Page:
At Madero Middle School, principal Hamed Flores told his local school council this week that despite a loss of $134,000 from the school’s budget, the campus will keep all its staff. That involves covering the school’s International Baccalaureate coordinator with money for an academic coach budgeted centrally and tapping dollars for supplies and digital resources.
Still, some on the council said the school needs extra help rather than clinging to the status quo. The 260-student campus serves 44 students with disabilities and 111 English learners, including a growing number of recent arrivals from Central America with intense language and academic needs. It can use more classroom assistants to help them.
“I feel relieved because I’m always worried about cutting staff,” said Gabriela Oria, who serves on both Madero’s and nearby McCormick Elementary’s school councils, after the meeting.
But she said she wants to see more strategic investment to address the heightened social and emotional needs of students and to draw more students to Little Village campuses.
Astrid Suarez, the education director of the Little Village-based nonprofit Enlace Chicago, said she has heard from school administrators who are trying to determine whether these cuts might claim positions in counseling, academic intervention, or special education — positions they got this school year as part of the district’s pandemic recovery efforts.
Schools in the neighborhood, which have experienced historical disinvestment, need stability as they try to bounce back from the pandemic, she said. They are still working to re-engage families and students, particularly high schoolers who took on jobs during the pandemic to help with household budgets.
“Every penny we cut in our schools means losing positions and deepening the inequities in our schools,” she said. “And that’s very troubling.”
Suarez said Enlace and other advocates are hoping to make a case for rolling back some of the reductions before the school board approves its budget.
Across the city, at the 780-student Jamieson Elementary on the Northwest Side, some members of the Local School Council are looking into the implications of voting down a school budget that’s about $342,000 less than last year, or a 4.2% cut. Local councils have to take a vote on the budgets by April 19.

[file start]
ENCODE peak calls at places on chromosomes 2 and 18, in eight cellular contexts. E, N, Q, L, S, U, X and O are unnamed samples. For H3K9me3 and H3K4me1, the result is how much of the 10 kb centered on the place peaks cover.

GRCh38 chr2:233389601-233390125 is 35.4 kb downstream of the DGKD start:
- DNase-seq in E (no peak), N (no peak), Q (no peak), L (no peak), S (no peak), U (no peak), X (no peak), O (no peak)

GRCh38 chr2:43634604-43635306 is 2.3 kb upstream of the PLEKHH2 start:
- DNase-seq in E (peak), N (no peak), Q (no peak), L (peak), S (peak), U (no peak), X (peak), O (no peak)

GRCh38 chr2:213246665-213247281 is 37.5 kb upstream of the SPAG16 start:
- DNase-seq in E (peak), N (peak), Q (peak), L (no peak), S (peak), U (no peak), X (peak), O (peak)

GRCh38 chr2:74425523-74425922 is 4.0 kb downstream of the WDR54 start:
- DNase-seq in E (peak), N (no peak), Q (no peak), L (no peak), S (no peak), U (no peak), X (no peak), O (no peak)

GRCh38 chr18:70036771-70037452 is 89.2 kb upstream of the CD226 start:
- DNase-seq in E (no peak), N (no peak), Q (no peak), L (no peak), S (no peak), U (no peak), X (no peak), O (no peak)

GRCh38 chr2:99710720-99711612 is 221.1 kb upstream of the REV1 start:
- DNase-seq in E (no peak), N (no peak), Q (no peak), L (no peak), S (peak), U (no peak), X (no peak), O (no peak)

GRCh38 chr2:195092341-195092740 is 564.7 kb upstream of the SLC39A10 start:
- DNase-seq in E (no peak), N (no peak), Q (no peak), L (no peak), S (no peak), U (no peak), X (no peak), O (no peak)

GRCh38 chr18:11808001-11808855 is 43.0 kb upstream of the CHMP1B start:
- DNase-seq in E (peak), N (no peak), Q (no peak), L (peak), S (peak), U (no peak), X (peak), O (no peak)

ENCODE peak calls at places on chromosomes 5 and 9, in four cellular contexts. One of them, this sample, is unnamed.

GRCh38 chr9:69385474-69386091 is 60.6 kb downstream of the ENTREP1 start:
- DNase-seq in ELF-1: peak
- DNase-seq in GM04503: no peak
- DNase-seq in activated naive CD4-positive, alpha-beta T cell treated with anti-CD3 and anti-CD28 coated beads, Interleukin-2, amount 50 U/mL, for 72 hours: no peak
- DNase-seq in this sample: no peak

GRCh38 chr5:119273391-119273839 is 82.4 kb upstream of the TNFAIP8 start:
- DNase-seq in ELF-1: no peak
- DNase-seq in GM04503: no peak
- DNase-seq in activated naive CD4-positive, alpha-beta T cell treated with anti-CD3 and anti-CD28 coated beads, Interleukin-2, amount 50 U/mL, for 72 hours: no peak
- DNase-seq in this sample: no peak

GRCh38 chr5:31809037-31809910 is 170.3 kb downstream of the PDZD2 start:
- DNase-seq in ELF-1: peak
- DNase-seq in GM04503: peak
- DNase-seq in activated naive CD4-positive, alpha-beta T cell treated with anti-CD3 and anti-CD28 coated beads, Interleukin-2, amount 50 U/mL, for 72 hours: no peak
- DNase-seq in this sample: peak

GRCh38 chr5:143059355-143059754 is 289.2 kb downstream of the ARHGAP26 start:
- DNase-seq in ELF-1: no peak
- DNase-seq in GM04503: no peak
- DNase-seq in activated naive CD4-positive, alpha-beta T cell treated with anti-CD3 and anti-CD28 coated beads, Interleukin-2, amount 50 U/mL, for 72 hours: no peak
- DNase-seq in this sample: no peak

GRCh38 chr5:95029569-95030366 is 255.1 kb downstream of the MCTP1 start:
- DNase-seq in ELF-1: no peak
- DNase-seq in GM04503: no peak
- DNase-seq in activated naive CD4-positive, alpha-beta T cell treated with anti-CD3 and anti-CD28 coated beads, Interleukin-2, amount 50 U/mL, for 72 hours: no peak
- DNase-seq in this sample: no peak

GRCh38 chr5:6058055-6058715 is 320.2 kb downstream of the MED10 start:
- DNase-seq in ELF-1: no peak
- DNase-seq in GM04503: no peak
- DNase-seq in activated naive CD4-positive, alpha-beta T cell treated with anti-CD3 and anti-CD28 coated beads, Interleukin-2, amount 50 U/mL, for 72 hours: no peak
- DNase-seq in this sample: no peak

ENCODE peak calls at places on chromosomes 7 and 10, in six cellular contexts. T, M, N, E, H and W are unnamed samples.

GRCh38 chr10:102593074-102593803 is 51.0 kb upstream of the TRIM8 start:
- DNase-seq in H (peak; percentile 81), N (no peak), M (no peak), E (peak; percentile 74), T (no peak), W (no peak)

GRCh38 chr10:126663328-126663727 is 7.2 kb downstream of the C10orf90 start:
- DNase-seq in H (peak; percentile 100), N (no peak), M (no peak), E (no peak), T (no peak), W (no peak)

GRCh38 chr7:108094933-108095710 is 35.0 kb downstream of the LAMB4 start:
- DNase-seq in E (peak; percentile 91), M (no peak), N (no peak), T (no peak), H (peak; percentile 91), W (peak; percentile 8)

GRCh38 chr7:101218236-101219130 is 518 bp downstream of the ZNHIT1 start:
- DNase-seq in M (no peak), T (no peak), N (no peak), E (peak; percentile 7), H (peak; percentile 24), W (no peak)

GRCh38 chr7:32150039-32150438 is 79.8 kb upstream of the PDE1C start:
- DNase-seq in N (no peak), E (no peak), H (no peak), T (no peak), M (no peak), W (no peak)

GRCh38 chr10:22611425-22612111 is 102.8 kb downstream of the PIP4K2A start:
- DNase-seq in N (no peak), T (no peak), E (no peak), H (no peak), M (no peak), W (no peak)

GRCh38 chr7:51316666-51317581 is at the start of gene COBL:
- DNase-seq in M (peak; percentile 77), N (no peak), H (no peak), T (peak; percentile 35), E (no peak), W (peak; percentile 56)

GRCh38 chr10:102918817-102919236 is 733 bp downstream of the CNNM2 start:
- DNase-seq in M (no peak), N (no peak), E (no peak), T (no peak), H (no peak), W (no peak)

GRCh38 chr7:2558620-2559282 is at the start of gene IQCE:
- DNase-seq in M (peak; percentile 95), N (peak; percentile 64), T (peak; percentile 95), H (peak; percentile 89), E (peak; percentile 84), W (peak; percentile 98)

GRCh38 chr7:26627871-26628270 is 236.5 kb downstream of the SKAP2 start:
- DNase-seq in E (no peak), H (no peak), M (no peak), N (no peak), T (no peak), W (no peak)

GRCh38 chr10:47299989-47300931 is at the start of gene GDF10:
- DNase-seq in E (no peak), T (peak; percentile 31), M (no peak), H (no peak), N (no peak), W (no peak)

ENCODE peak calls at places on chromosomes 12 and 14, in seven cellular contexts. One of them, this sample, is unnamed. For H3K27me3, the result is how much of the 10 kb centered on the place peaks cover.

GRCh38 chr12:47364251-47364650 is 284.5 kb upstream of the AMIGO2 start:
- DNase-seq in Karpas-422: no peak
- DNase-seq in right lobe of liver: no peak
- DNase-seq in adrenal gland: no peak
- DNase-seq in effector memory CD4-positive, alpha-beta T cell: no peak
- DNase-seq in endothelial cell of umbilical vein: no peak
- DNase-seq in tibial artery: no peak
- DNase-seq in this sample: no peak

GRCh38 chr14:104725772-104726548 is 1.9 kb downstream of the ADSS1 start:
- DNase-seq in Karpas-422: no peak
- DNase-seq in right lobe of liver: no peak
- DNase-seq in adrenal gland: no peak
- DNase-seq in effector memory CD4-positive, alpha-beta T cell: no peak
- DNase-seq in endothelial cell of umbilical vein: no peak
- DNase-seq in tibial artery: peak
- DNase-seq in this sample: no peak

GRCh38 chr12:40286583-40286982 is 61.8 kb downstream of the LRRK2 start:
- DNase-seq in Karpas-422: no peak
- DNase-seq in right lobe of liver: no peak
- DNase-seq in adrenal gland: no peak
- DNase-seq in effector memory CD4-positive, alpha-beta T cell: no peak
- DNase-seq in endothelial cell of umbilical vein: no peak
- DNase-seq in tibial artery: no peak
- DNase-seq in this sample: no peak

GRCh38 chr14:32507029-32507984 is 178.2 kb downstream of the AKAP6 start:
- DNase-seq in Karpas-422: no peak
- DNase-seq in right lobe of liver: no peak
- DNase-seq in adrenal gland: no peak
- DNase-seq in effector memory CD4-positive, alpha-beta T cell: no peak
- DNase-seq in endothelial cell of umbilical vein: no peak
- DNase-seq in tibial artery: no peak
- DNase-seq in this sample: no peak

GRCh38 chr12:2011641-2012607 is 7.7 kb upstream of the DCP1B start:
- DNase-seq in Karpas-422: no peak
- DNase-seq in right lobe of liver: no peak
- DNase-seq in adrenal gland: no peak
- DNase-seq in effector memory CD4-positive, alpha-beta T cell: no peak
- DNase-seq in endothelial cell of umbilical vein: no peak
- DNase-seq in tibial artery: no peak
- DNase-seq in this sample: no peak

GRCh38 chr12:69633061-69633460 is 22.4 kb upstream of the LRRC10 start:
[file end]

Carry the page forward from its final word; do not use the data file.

Jen Streicher, who serves on the council, says that after years of prioritizing lower class sizes in the early grades, the cut could mean the loss of three classroom teachers, a special education teacher, and a paraprofessional — and more students per classroom in some grades. The school, where about 70% of students are low-income and a third are learning English, could also lose one of its assistant principals.
“We have been asking, ‘Is there a way for us to take a stronger stance and advocate for more funding?’” Streicher said.
Kristin Blagg, a school finance expert at the nonprofit Urban Institute, said enrollment declines that are colliding with pandemic recovery efforts present a central challenge for urban districts across the country.
Districts need to tread carefully: Some students who sat out the non-mandatory preschool and kindergarten during the pandemic could return to public campuses in the fall — less prepared for school than their peers — leaving districts that trimmed budgets scrambling to adjust.
The $2,750 more per pupil Chicago schools will have next fall compared to 2019-20 is substantial. But schools are trying to address heightened student needs and handle a slew of new responsibilities, such as COVID testing — while inflation rose and compensation costs continued to increase.
“It’s such a push-and-pull tradeoff,” Blagg said. “You want to allocate funds in a way that reflects current enrollment. You also don’t want to pull funds from schools with high needs.”
Mila Koumpilova is Chalkbeat Chicago’s senior reporter covering Chicago Public Schools. Contact Mila at email@example.com.